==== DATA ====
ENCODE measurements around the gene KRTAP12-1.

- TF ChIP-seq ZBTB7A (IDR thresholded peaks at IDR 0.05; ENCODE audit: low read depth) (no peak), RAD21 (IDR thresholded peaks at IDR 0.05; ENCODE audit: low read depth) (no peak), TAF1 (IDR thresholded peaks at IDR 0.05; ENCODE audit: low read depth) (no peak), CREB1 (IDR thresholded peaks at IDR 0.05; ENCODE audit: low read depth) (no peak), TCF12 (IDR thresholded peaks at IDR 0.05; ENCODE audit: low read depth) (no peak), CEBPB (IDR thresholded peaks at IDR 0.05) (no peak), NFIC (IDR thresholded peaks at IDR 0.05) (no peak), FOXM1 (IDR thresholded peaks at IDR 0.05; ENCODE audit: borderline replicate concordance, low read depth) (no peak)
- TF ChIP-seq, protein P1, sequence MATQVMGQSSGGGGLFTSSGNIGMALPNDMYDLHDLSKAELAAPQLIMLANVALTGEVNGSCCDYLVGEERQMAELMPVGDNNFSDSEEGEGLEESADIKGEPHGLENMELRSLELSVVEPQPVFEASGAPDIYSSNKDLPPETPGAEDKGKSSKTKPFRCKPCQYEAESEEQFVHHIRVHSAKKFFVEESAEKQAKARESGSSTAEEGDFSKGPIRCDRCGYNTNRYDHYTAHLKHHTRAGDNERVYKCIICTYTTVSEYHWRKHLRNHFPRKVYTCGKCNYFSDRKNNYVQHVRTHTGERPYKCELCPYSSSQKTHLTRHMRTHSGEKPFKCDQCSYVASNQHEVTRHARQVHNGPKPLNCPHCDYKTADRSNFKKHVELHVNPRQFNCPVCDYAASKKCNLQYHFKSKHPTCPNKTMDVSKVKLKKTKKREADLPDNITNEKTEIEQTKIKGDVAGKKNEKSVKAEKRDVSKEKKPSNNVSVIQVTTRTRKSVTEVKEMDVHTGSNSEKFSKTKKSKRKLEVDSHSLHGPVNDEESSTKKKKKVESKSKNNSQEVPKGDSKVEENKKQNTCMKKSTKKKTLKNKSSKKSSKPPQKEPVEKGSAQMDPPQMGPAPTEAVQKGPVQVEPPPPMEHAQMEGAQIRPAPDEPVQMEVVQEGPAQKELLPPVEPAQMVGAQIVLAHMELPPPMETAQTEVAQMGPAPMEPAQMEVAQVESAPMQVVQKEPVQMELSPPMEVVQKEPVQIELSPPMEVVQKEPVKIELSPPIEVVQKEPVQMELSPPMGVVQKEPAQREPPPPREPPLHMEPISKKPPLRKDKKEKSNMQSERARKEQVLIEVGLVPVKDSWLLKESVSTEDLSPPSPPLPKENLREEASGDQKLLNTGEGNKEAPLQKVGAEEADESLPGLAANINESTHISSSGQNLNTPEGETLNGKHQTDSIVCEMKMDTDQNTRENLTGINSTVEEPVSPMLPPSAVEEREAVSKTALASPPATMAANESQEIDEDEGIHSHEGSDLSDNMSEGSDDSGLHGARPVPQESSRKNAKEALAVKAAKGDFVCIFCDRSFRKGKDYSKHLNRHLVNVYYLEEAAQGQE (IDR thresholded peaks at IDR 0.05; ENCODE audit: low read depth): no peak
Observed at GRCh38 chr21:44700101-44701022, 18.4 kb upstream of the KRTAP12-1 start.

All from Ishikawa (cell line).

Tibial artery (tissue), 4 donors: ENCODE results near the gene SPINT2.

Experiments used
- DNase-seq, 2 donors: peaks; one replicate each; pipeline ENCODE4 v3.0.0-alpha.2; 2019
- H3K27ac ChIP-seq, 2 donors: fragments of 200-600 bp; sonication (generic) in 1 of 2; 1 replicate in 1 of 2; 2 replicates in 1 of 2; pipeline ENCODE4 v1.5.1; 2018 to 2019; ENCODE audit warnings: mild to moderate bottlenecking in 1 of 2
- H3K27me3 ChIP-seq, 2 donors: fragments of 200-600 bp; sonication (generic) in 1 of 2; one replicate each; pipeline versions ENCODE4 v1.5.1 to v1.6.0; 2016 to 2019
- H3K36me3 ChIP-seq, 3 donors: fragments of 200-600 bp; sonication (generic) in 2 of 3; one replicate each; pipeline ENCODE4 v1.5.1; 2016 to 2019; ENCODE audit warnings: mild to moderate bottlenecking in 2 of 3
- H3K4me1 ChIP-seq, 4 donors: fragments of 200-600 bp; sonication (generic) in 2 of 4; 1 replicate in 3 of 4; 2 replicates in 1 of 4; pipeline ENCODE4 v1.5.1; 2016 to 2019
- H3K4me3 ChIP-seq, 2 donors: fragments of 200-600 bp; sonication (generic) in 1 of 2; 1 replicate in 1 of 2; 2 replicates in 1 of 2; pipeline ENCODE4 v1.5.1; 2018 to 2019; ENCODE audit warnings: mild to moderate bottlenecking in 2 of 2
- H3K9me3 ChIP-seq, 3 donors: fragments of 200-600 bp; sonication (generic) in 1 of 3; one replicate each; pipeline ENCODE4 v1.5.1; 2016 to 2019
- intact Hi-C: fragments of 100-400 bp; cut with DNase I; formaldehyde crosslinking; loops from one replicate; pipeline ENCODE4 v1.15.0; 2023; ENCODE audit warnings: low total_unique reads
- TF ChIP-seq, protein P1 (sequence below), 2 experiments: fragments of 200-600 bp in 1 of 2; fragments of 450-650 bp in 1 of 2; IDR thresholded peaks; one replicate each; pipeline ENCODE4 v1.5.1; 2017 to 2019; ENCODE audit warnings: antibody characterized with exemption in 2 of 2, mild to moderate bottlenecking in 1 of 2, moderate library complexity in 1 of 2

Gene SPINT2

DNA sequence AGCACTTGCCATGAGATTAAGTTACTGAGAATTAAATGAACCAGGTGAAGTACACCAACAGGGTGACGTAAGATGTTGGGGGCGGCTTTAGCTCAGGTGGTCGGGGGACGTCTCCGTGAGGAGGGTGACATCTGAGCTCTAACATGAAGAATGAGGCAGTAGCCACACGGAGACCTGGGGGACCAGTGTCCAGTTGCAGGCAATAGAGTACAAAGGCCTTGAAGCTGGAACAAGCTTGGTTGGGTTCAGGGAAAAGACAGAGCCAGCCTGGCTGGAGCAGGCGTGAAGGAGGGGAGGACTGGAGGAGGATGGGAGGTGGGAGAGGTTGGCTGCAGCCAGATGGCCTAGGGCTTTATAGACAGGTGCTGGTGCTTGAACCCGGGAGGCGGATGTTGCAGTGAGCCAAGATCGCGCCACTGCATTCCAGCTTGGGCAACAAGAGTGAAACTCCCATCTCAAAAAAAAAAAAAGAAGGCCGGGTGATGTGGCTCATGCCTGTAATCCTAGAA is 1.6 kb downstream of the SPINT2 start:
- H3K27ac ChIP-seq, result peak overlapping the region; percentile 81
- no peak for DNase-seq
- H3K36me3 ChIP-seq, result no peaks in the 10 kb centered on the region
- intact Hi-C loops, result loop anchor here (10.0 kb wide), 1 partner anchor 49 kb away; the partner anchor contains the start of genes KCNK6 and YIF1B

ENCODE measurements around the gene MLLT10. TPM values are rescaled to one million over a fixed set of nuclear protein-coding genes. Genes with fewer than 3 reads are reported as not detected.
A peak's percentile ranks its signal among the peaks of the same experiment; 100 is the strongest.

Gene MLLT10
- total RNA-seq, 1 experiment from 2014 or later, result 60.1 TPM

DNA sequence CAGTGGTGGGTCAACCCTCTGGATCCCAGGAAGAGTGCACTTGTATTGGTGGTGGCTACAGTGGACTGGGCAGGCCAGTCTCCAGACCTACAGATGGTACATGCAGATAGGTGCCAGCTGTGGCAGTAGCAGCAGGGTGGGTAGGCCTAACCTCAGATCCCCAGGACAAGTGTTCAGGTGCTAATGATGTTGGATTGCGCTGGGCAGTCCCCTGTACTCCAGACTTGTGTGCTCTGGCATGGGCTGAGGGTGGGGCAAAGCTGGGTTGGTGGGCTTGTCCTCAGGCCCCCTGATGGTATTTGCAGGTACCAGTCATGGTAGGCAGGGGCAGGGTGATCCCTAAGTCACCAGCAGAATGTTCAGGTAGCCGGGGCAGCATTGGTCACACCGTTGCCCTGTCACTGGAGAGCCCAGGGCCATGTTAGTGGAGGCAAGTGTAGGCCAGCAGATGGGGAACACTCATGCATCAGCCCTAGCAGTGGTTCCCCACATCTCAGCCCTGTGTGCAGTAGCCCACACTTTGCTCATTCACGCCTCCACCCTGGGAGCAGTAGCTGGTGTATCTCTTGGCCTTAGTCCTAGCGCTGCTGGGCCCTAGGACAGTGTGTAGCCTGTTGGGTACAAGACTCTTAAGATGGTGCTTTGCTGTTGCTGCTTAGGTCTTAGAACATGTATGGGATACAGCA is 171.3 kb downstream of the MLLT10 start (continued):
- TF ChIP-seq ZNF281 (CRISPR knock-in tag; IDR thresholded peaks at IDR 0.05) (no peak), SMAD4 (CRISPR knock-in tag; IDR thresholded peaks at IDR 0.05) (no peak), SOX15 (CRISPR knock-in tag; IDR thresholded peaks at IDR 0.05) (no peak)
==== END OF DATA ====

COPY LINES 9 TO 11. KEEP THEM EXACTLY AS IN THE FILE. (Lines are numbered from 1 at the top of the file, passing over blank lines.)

- H3K27ac ChIP-seq, 2 donors: fragments of 200-600 bp; sonication (generic) in 1 of 2; 1 replicate in 1 of 2; 2 replicates in 1 of 2; pipeline ENCODE4 v1.5.1; 2018 to 2019; ENCODE audit warnings: mild to moderate bottlenecking in 1 of 2
- H3K27me3 ChIP-seq, 2 donors: fragments of 200-600 bp; sonication (generic) in 1 of 2; one replicate each; pipeline versions ENCODE4 v1.5.1 to v1.6.0; 2016 to 2019
- H3K36me3 ChIP-seq, 3 donors: fragments of 200-600 bp; sonication (generic) in 2 of 3; one replicate each; pipeline ENCODE4 v1.5.1; 2016 to 2019; ENCODE audit warnings: mild to moderate bottlenecking in 2 of 3